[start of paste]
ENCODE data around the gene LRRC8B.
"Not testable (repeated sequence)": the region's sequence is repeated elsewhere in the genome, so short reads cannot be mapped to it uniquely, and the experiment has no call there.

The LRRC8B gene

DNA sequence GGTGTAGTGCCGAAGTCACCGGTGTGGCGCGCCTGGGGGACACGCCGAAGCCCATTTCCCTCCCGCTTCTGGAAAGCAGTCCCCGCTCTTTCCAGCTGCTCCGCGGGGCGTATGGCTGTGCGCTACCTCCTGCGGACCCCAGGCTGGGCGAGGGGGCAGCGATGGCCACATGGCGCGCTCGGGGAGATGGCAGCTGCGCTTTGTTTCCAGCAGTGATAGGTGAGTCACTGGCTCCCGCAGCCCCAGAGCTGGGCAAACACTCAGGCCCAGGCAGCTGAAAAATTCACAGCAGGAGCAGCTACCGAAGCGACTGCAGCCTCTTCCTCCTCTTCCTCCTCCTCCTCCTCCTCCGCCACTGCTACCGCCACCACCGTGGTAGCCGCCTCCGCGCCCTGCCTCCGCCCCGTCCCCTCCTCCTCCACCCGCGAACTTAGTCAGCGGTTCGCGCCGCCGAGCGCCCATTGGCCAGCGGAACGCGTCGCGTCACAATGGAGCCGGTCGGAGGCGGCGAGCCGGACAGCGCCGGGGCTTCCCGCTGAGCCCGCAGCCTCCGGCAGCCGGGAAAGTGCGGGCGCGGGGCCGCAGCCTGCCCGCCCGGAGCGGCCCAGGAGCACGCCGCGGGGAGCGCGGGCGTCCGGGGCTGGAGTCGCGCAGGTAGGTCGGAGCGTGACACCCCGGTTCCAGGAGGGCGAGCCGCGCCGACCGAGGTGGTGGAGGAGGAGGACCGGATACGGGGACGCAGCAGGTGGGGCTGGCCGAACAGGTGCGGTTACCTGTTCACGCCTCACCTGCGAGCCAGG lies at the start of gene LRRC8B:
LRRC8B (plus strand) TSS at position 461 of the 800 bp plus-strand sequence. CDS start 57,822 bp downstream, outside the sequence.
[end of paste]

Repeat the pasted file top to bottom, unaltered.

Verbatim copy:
ENCODE data around the gene LRRC8B.
"Not testable (repeated sequence)": the region's sequence is repeated elsewhere in the genome, so short reads cannot be mapped to it uniquely, and the experiment has no call there.

The LRRC8B gene

DNA sequence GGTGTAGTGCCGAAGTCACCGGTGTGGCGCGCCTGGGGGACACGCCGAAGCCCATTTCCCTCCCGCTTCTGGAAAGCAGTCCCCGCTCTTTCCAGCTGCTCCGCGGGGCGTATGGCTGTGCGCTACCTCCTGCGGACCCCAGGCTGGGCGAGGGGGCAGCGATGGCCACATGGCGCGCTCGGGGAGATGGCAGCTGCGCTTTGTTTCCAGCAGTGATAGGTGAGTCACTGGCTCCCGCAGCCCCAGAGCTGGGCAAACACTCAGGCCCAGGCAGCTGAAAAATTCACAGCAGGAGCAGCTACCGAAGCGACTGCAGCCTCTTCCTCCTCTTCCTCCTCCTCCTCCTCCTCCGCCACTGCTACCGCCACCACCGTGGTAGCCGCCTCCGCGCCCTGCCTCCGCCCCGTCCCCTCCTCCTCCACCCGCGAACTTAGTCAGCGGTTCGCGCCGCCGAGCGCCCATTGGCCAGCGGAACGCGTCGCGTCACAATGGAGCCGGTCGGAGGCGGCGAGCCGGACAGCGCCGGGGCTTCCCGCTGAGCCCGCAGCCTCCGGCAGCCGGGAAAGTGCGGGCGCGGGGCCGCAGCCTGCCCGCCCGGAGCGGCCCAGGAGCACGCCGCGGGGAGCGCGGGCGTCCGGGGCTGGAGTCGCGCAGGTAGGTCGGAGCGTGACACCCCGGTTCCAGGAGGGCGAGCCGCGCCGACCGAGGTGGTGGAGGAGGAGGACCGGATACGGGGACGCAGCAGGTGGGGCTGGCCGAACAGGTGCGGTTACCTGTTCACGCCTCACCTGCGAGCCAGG lies at the start of gene LRRC8B:
LRRC8B (plus strand) TSS at position 461 of the 800 bp plus-strand sequence. CDS start 57,822 bp downstream, outside the sequence.